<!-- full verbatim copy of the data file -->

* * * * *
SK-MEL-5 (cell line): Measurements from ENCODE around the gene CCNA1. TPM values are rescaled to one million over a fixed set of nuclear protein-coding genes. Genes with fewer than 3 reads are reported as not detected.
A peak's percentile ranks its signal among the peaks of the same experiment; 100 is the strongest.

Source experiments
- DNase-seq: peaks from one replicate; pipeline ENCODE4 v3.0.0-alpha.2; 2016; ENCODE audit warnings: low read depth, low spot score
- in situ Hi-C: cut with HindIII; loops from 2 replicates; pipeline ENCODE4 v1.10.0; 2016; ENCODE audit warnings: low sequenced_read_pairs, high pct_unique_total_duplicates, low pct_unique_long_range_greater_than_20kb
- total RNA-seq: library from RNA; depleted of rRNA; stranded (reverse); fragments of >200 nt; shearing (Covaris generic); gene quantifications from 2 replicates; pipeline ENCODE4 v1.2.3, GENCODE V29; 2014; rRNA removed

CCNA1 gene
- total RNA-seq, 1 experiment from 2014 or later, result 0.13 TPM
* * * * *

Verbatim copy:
SK-MEL-5 (cell line): Measurements from ENCODE around the gene CCNA1. TPM values are rescaled to one million over a fixed set of nuclear protein-coding genes. Genes with fewer than 3 reads are reported as not detected.
A peak's percentile ranks its signal among the peaks of the same experiment; 100 is the strongest.

Source experiments
- DNase-seq: peaks from one replicate; pipeline ENCODE4 v3.0.0-alpha.2; 2016; ENCODE audit warnings: low read depth, low spot score
- in situ Hi-C: cut with HindIII; loops from 2 replicates; pipeline ENCODE4 v1.10.0; 2016; ENCODE audit warnings: low sequenced_read_pairs, high pct_unique_total_duplicates, low pct_unique_long_range_greater_than_20kb
- total RNA-seq: library from RNA; depleted of rRNA; stranded (reverse); fragments of >200 nt; shearing (Covaris generic); gene quantifications from 2 replicates; pipeline ENCODE4 v1.2.3, GENCODE V29; 2014; rRNA removed

CCNA1 gene
- total RNA-seq, 1 experiment from 2014 or later, result 0.13 TPM